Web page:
As WordPress modernizes in an increasingly competitive landscape, its community is taking new initiatives that challenge the notion of a WordPress bubble.As WordPress modernizes in an increasingly competitive landscape, its community is taking new initiatives that challenge the notion of a WordPress bubble.

One day when archaeologists dig up the digital remains of the WordPress civilization, they will find the remnants of a global community that both influenced and embraced the world around it. History will tell of a people rooted in a wide range of skills, trades, and locations. Their tools will reveal influences from the libraries of surrounding communities and the open-minded developers who adapted them for a common cause.

On the whole, historians will conclude that this imperfect civilization at times let its pride get the best of it, but ultimately succeeded in its goal to Democratize Publishing. One footnote that will not go down in history as a defining feature is any sort of bubble.

What is the WordPress Bubble?

The concept of an isolated community of WordPress professionals unconcerned with the outside world is a talking point often referenced when criticizing the WordPress ecosystem. To be fair, the criticism is not entirely unfounded.

For example, Scott Bolinger recently travelled to a conference outside the WordPress community and shared valuable insight that can only be gathered by leaving one’s comfort zone. The community’s reaction to Scott’s article once again placed the WordPress bubble at the center of the conversation.

Over the past year, I’ve had the opportunity to see this bubble up close and personal as a WordPress professional, WordCamp organizer, speaker, and attendee; and I think it deserves a closer look.

The Bubble is More Complicated Than It Appears

On the surface, it’s understandable that WordPress’ tightknit community and historically slow, iterative approach might be perceived as a lack of awareness. Upon further inspection, however, WordPress reveals itself to be anything but an enclosed echo chamber. In fact, today’s most prominent WordPress initiatives demonstrate that WordPress is not simply tolerating, but embracing influence from the web community at large.

You Did What for a Living?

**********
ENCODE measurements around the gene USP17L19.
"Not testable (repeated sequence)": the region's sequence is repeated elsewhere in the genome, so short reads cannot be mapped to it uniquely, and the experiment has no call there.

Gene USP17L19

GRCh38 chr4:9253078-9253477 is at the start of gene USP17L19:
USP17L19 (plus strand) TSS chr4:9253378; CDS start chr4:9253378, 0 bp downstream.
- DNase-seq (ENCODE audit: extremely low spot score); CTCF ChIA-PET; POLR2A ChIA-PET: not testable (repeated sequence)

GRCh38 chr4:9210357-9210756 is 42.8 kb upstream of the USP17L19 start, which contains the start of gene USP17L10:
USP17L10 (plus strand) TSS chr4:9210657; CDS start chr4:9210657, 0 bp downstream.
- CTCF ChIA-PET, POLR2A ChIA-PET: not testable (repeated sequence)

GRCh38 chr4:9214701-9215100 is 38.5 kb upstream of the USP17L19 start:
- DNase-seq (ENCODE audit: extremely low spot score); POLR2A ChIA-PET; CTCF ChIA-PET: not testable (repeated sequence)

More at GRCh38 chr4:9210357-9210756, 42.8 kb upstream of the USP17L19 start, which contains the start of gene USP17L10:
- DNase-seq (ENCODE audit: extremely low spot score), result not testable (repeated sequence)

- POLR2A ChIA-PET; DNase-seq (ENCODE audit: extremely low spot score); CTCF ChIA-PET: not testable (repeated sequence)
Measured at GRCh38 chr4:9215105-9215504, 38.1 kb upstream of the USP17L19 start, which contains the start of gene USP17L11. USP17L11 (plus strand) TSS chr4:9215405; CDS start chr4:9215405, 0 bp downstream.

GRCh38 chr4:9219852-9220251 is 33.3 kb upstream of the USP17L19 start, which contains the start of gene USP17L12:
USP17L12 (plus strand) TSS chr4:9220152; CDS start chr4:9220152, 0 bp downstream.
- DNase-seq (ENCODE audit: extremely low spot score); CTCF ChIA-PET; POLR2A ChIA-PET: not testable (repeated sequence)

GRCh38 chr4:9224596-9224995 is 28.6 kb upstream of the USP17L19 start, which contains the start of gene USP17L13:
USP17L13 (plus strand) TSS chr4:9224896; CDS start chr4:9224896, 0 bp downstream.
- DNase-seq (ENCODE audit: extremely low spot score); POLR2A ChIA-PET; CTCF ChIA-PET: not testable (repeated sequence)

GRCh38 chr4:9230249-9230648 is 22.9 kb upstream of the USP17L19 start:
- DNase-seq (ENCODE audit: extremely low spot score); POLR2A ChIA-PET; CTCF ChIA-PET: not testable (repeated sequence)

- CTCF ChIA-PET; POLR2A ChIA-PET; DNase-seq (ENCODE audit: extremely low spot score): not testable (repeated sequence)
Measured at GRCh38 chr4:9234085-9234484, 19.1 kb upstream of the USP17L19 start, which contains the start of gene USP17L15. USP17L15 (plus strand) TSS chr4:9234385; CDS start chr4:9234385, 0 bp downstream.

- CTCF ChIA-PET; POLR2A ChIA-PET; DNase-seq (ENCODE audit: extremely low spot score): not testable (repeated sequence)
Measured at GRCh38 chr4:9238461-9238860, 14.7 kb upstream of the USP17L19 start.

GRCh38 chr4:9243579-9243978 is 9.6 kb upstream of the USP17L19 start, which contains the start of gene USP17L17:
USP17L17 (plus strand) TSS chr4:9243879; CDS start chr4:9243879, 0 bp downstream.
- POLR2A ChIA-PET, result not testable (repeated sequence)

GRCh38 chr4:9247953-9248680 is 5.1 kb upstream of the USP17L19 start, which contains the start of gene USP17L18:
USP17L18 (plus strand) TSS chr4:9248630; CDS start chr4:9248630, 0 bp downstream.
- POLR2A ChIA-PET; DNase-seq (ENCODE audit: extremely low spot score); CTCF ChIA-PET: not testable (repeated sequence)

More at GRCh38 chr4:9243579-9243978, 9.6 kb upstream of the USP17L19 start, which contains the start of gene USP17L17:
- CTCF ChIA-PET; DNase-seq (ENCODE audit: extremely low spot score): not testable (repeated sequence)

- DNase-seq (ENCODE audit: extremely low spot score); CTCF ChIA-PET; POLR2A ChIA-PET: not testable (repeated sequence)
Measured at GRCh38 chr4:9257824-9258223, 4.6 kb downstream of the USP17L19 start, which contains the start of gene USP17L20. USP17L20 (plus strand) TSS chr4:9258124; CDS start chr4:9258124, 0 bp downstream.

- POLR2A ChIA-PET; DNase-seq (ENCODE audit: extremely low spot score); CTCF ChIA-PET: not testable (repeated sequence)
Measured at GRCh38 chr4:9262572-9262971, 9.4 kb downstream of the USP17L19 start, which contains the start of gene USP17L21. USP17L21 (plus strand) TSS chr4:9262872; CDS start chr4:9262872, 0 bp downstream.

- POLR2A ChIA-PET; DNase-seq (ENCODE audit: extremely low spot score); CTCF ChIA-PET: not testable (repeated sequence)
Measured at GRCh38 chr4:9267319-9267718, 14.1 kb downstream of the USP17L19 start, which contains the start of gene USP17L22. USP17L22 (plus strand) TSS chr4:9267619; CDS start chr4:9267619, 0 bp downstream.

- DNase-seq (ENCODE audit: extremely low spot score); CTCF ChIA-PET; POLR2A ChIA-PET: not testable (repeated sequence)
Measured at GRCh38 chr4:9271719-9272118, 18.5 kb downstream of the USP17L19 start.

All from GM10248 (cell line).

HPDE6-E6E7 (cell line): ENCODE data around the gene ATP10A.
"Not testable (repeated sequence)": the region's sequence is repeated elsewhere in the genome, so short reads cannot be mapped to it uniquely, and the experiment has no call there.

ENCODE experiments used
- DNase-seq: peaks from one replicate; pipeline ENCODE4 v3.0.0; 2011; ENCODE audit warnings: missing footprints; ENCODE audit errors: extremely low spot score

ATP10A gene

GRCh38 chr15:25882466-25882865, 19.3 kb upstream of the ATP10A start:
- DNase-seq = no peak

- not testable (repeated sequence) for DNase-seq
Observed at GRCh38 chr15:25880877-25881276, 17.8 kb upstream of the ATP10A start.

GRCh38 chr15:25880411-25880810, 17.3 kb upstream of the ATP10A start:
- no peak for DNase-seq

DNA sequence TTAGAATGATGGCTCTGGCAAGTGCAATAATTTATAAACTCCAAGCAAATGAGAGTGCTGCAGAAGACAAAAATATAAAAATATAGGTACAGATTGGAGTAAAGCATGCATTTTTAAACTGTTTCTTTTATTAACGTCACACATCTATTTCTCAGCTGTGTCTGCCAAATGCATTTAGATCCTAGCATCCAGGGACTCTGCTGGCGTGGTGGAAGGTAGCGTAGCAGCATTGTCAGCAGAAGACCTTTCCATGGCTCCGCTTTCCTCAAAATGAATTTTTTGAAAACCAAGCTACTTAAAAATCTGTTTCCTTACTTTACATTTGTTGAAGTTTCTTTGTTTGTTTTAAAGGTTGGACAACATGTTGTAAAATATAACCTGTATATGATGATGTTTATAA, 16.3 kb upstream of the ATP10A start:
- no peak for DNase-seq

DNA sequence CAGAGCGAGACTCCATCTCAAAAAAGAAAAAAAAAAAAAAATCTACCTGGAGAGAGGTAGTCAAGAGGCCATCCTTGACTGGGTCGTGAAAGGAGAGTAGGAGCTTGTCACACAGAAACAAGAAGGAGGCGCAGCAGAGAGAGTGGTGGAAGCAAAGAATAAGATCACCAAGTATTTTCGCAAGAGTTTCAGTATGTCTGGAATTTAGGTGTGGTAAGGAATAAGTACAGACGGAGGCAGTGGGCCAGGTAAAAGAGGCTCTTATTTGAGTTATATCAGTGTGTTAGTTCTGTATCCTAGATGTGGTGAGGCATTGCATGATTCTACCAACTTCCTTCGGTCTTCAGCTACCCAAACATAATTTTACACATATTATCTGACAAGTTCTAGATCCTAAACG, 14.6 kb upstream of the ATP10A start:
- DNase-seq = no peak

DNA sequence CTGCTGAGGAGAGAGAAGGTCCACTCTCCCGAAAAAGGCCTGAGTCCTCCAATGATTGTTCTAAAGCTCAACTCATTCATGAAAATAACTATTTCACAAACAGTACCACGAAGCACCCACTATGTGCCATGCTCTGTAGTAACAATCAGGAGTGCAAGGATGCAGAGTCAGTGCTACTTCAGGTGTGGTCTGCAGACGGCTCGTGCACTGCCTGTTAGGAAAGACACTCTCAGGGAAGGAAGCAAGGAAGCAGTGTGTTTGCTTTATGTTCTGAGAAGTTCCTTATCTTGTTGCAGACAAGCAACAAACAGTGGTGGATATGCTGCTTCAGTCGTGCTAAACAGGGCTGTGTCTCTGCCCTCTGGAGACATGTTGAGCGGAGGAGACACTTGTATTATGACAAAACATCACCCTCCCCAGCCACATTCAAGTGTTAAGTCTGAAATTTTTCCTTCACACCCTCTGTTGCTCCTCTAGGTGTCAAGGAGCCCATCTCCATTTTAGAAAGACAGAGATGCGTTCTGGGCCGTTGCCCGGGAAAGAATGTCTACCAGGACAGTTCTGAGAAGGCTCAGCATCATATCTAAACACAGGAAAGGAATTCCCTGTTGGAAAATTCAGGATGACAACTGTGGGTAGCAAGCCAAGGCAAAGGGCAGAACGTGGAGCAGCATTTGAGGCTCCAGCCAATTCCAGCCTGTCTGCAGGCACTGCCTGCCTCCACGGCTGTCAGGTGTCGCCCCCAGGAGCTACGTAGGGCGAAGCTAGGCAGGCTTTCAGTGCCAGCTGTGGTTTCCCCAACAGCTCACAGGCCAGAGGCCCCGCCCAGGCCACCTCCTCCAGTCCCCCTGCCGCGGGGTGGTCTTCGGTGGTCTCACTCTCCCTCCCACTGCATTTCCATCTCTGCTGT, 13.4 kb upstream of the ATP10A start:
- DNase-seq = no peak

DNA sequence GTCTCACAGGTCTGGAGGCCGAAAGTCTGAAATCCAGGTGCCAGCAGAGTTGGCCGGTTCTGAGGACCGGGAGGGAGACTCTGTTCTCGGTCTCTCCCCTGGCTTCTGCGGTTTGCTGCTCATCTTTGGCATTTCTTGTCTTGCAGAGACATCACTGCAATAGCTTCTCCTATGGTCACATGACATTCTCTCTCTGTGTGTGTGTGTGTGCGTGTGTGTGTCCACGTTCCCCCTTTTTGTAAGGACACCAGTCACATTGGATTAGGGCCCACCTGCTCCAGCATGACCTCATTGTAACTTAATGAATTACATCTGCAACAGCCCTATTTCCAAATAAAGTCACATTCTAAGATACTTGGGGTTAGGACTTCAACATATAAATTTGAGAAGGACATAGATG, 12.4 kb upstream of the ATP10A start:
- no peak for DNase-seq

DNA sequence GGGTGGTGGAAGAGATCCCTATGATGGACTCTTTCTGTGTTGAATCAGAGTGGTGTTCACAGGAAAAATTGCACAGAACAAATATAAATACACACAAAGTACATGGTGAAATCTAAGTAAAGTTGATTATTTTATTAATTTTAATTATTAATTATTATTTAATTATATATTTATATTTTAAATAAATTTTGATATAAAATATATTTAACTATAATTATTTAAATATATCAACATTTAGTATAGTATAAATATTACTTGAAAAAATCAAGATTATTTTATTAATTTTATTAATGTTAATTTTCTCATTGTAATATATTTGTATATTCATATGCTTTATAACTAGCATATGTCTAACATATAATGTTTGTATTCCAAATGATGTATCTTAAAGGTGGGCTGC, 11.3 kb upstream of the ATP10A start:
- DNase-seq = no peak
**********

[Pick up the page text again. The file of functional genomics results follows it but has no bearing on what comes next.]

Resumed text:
Ask ten WordPress professionals for their origin stories, and you’re likely to hear ten completely different journeys. Backgrounds include closely-related fields like web and graphic design, but often dip into unexpected territory like music, theology, or construction.

While WordPress has work to do in terms of improving ethnic and gender diversity, its global user base reflects the platform’s ability to serve all corners of society. As a result, the membership of the WordPress community inherently provides a wide variety of perspectives and opinions. If there is a bubble, it’s much larger than it appears.

Gutenberg From the Outside Looking In

One WordPress project that looks outside the bubble more than any other is Gutenberg. The reimagined editor is at once a radically different experience for WordPress users and obviously recognizable to those familiar with competitors like Medium, Wix, and Squarespace.

Internally, Gutenberg is representative of the type of modern development that is noticeably absent in WordPress core. By considering a change that drastically departs from its past and closely mimics its competition, WordPress leadership is demonstrating a willingness to shape its future from the outside looking in.

The JavaScript Debate Heard Around the World

When Matt Mullenweg first announced that WordPress was parting ways with React, the community erupted in a passionate debate regarding the JavaScript framework of the future. Contributors and maintainers from projects like Vue.js, AngularJS, and even Drupal offered their opinions in this WordPress-centric debate.

In many cases, WordPress developers themselves recounted their experience with a specific framework, which emphasized how involved they are in these communities. With this important decision looming on the horizon, it’s clear that collaborating with and seeking advice from those outside of WordPress is playing a crucial role in determining the framework of the future.

The Community Takes the Lead

Despite the WordPress requirements recommending PHP 7 or greater, WordPress core hangs on to support for a version of the language that reached end of life over six years ago.

In a similarly cautious approach to front-end development, WordPress core’s commitment to maintaining a low barrier to entry means that more complex, modern workflows are noticeably absent.

While the WordPress core project may appear a bit behind the times, the community is nevertheless taking the lead by bringing WordPress up to date using modern tools and approaches from outside the bubble.

Modernizing Back-End Development

Practices like object-oriented programming (OOP), autoloading, and namespacing are increasingly being adopted into the WordPress landscape. In following developers like Josh Pollock, Carl Alexander, Tonya Mork, Alain Schlesser, and Tom McFarlin, it is clear that their modern approaches to WordPress development did not sprout from the procedural depths of WordPress core.